The wording caused an uprising, divided a House and ignited a debate that had to be settled by the nation’s highest court. After months of jockeying between the Administration, Congress and the states about the fate of the law, the Supreme Court put to rest the controversial King v. Burwell case. The decision to keep subsidies intact was announced moments ago. Those of us on the sidelines are wondering if the case was ever about upholding the law or merely a platform for political rhetoric for opponents of Obama’s controversial health care reform. What was the lawsuit all about?
Resolving the Question of Who Gets Tax Credits
The question hinged on whether the tax credits were intended only for state-run exchanges and not federally facilitated exchanges. On the one side, proponents were confident that the law intended for the tax credits to apply to both state and federal exchanges, but plaintiffs were strict on semantics. They contended that the tax credits apply only in the handful of states that had bothered to establish their own exchanges. It’s clear by contesting this key provision, certain factions didn’t want to preserve the health law in its current state and were perhaps using this lawsuit as a wedge they hope to widen.
“Obamacare is busted,” claimed House Ways and Means Chairman, Representative Paul Ryan. There is no surprise here. Congressional Republicans have made no attempt to hide their contempt about provisions of President Obama’s health care reform. Some have been champing at the bit to overhaul the entire law, and King v. Burwell, was an entrée into negating a key ACA provision – and perhaps unraveling the entire law. On the other side of the heavily charged debate, Health and Human Services Secretary, Sylvia Matthews Burwell warned of a “death spiral” if the Supreme Court voided the health law’s tax credits. Burwell said a reversal would create a widespread disruption and leave many Americans uninsured. But all that is moot with today’s landmark decision.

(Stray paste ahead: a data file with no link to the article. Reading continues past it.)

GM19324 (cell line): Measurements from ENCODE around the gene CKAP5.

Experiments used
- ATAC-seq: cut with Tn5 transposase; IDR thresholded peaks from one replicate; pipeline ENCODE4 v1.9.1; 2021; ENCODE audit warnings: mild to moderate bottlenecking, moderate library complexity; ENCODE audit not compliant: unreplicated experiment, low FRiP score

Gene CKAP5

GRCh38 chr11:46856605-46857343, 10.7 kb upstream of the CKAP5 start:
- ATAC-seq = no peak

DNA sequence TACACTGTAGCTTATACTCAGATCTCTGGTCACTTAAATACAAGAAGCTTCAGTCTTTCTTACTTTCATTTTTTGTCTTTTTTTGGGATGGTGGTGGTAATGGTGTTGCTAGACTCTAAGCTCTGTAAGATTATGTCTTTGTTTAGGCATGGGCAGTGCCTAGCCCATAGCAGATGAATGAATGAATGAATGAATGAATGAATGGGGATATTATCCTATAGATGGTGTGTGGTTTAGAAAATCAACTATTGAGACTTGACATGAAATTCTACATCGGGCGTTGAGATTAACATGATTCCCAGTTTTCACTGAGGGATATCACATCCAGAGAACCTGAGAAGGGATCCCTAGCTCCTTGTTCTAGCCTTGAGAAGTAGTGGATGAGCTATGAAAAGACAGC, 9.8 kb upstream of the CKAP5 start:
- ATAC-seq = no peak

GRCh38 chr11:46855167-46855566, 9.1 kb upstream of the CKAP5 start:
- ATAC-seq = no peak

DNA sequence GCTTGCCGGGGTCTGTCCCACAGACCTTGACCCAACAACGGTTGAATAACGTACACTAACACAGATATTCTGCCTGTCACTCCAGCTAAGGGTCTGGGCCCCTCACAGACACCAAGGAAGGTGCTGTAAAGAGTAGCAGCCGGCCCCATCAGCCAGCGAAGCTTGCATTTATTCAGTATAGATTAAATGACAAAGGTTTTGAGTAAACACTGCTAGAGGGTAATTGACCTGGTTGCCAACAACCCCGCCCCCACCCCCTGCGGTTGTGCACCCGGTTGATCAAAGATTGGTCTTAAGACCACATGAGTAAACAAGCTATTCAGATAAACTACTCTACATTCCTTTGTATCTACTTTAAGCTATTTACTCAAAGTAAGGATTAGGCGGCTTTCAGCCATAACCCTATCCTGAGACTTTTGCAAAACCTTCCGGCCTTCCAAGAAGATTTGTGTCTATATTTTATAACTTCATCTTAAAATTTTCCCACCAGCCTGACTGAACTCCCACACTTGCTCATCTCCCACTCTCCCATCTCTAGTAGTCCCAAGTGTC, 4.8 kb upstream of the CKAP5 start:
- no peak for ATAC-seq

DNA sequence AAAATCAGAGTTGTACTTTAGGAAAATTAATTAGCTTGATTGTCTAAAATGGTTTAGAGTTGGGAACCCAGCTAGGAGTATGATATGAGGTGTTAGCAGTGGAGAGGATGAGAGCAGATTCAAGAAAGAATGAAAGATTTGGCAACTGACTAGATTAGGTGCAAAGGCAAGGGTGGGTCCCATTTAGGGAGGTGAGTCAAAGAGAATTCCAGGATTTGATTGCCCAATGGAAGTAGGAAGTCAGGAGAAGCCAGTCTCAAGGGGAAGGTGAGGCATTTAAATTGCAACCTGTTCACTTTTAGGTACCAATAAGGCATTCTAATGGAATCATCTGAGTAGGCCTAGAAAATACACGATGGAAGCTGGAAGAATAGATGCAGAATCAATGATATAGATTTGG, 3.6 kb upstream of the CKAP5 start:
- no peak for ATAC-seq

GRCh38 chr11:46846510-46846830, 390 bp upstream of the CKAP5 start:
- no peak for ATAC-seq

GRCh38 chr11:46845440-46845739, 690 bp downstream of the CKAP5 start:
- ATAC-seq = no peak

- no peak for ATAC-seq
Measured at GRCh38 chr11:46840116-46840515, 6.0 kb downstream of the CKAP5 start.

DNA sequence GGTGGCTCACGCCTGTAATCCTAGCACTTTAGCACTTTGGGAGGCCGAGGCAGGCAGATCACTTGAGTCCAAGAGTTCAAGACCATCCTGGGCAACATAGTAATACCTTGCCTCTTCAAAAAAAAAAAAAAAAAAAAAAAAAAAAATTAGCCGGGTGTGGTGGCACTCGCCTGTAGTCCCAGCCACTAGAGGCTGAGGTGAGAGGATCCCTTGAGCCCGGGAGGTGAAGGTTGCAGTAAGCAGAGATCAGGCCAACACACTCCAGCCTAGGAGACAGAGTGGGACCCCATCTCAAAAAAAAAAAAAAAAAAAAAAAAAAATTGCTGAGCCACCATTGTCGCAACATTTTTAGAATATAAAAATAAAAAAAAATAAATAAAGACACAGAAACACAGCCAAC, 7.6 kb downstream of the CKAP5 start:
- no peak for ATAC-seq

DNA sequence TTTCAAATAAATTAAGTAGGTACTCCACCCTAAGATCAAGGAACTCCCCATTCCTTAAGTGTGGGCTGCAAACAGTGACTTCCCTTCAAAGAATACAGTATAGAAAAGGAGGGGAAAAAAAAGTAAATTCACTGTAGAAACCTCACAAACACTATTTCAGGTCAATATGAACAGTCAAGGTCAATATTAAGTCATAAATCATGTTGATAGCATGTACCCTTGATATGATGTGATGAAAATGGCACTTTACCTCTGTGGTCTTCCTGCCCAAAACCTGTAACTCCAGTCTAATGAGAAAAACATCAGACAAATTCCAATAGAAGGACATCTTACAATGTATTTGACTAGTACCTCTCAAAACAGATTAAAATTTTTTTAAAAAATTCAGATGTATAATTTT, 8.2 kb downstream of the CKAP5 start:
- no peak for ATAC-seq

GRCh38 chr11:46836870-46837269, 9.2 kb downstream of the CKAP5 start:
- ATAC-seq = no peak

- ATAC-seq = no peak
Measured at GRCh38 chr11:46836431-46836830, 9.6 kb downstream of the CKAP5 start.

The Final Ruling
The Supreme Court ruled, 6-3, to allow tax credits for federally facilitated exchanges. It may be a blow to the plaintiffs, but it’s probably a big relief to the 8 million or so Americans that could have been faced with tough decisions and likely increases in health insurance costs. The tax credits help lessen the financial impact of health care premiums for coverage for millions of Americans including 700,000 children. If the Court had ruled in favor of the plaintiffs, proponents argued that many Americans would probably go uninsured and that states would be scrambling to set up exchanges that could obviously not be created overnight.
Now that this issue is put to rest, we’re waiting for the next big debate over Obamacare. Expect political posturing to heat up with the upcoming elections when the divide over health care reform is bound to get wider. For now, a reprieve from the political banter and bashing is as welcome as rain in sunbaked California.
We’ll keep you updated on all ACA compliance news including the Supreme Court decision on same sex marriages due out in the coming days.